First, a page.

In my darkest days in the oncology unit, I promised myself that if I ever got into remission one day, I would become a stronger, healthier and better version of my precancer self. What could be a bigger inspiration to live a healthier life than surviving cancer? I imagined that once and for all I was going to become the kind of person who meditates every morning, guzzles green juice, does yoga and, on occasion, even runs a marathon.

Before my diagnosis with leukemia, two years ago at the age of 22, I’d always excelled at making resolutions. But I was never as good at keeping them. Like a lot of young people, I burned the candle at both ends, with an age-appropriate dose of invincibility. After working 100-hour weeks (or more) as a paralegal, my first job out of college, my way of letting loose after a long day was by meeting friends for cocktails after work, grabbing fast food on the go and staying up as late as I wanted. Resolutions came and went. I would get to them later, I told myself.

Then I learned I had cancer, and my life and my resolution-making were interrupted. Suddenly the scope of my worries had changed drastically. There was no time or space to stress over something as small as a three-day juice cleanse or a daily exercise program. Surviving my next cycle of chemotherapy became my singular concern.

Today, after two years of nonstop chemotherapy treatments, I’m finally getting some strength back. The future has been a place of fear and uncertainty since my diagnosis, but with only two monthlong cycles of chemo left, I’m looking forward to getting a glimpse of “normal” life. And naturally, as I’ve started to feel better, I’m also making resolutions again.

That’s how I found myself signing up to run a half-marathon, just eight months after undergoing a bone marrow transplant, a high-risk procedure that my doctors said was my only shot at a cure. Sure, I’d been bedridden for the better part of the past two years. And yes, I was still undergoing maintenance chemotherapy that left me so weak on some days that even walking my dog around the block felt like a challenge. But I’d heard the stories of superhuman cancer patients who had radically changed their lives and who went on to climb Mount Everest or run ultramarathons. I wanted to be one of them.

I got a gym membership, invested in a pair of fancy new running shoes and threw myself into an intensive workout regimen. I was off to the races. I even posted a triumphant picture on Facebook: There I was, one arm outstretched in a fist above my head, taking my first steps on a new marathon-training program I learned about from an iPhone app.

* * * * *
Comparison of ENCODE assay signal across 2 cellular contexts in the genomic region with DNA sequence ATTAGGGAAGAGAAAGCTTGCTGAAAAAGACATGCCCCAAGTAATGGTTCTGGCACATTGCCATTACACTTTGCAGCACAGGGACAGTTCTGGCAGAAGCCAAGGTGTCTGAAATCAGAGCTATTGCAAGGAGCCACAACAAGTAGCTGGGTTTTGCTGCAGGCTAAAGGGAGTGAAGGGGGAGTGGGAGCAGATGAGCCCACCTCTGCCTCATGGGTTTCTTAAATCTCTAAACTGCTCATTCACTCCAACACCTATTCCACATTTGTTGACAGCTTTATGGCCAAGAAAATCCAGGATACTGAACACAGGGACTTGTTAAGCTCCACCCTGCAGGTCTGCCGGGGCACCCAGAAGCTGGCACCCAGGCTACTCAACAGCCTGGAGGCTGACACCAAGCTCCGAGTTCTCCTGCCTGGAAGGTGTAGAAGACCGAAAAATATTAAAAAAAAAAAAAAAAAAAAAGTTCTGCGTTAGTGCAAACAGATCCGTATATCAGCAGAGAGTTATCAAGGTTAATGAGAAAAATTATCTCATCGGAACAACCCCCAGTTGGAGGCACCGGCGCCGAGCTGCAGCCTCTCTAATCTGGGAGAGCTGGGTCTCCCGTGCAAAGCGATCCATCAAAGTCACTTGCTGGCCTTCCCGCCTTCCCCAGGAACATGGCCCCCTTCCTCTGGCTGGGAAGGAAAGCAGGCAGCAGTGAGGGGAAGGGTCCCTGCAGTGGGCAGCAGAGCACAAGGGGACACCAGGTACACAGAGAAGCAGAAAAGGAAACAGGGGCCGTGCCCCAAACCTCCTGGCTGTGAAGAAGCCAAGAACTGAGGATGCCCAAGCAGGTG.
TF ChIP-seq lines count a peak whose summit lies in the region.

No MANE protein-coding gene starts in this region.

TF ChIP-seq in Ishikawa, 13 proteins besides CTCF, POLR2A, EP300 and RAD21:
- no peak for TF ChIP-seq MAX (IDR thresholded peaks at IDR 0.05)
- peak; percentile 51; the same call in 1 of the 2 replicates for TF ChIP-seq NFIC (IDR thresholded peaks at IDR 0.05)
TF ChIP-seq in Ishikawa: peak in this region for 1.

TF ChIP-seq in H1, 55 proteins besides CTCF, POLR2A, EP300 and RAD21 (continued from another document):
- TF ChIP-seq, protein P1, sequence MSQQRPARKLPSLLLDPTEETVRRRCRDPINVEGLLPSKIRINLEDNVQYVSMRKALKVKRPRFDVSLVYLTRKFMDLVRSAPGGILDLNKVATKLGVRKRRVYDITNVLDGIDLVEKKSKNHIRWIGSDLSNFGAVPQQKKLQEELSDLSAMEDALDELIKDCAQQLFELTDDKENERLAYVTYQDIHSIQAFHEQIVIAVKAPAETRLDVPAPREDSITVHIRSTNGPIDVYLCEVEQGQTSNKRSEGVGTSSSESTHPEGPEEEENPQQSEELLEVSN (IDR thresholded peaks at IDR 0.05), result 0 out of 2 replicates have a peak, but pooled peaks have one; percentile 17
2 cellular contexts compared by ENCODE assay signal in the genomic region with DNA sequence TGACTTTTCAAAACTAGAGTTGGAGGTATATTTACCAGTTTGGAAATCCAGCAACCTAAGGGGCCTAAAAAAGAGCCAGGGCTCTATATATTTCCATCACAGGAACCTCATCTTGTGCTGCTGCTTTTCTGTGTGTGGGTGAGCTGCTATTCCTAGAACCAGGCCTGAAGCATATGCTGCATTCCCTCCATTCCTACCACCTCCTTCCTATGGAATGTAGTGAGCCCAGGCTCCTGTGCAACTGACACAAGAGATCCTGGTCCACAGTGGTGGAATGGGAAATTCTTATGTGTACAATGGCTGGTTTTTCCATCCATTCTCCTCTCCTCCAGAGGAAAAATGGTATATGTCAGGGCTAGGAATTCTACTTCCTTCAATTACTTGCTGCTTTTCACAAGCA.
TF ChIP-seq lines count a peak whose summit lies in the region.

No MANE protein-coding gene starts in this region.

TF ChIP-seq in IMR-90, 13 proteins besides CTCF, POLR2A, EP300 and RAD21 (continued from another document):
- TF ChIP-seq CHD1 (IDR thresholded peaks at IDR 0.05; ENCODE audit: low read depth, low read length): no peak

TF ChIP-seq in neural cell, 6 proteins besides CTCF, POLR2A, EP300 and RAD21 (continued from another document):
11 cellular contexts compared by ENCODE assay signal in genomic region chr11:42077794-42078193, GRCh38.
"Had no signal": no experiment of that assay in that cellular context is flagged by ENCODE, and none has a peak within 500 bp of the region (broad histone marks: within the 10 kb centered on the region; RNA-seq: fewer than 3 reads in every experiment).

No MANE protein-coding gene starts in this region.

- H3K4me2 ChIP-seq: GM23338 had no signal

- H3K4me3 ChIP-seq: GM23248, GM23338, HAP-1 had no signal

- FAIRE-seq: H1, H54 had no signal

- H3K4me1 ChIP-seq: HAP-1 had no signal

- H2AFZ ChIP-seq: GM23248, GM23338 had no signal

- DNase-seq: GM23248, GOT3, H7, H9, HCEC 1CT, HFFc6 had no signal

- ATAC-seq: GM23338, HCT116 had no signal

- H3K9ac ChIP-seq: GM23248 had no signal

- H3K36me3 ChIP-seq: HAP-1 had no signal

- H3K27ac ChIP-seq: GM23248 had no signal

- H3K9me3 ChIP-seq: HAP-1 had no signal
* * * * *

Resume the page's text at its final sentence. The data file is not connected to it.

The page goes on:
But my big running dreams lasted about 12 days.

I began to feel a nagging ache in the arches of my feet, and more pain in my shins. I iced the affected areas and continued my training, but the pain got worse. I didn’t want to give up, as I had with past resolutions. Certainly, I told myself, fighting cancer had made me tougher than a few simple aches and pains. But within a month, even walking had become excruciating. I hadn’t just overdone it. I had really hurt myself.

That’s how I ended up back in the emergency room, hooked up to a morphine drip — this time not for cancer-related reasons, but to get X-rays of my legs.

Luckily, nothing turned out to be seriously wrong. But my doctors, who hadn’t known about my do-it-yourself marathon training regimen, ordered me to stop immediately and to go back on bed rest. Was I crazy? they asked. All I knew was that I was back to square one, lying in bed feeling defeated and discouraged as I dug into a bag of jelly beans (my favorite).

In retrospect, a marathon so soon after my transplant was never a realistic or healthy option for me. It did, though, teach me an important lesson: Surviving a health crisis changes you in real and profound ways, but it doesn’t magically transform you into a healthier or better person overnight. Cancer has made me mentally and spiritually stronger. But as my life starts to go back to normal, I find that some of my old, bad habits are still lurking in the shadows.

I’m still struggling to figure out how to turn my resolutions into long-lasting change, but I’ve learned this much: Getting healthy starts with accepting the fact that after two years of cancer treatment, my body has taken a hit. Getting healthy means listening to my body — and no longer comparing myself with other people at the gym. Getting healthy means being satisfied with small, sustainable, incremental changes to my diet and lifestyle. I wanted to go from zero to 60, but I’m learning to accept zero to 15.

For now, my only resolution will be to define what my own “marathon” is. Only I can determine that. That’s probably not just a cancer problem; it’s a human one too.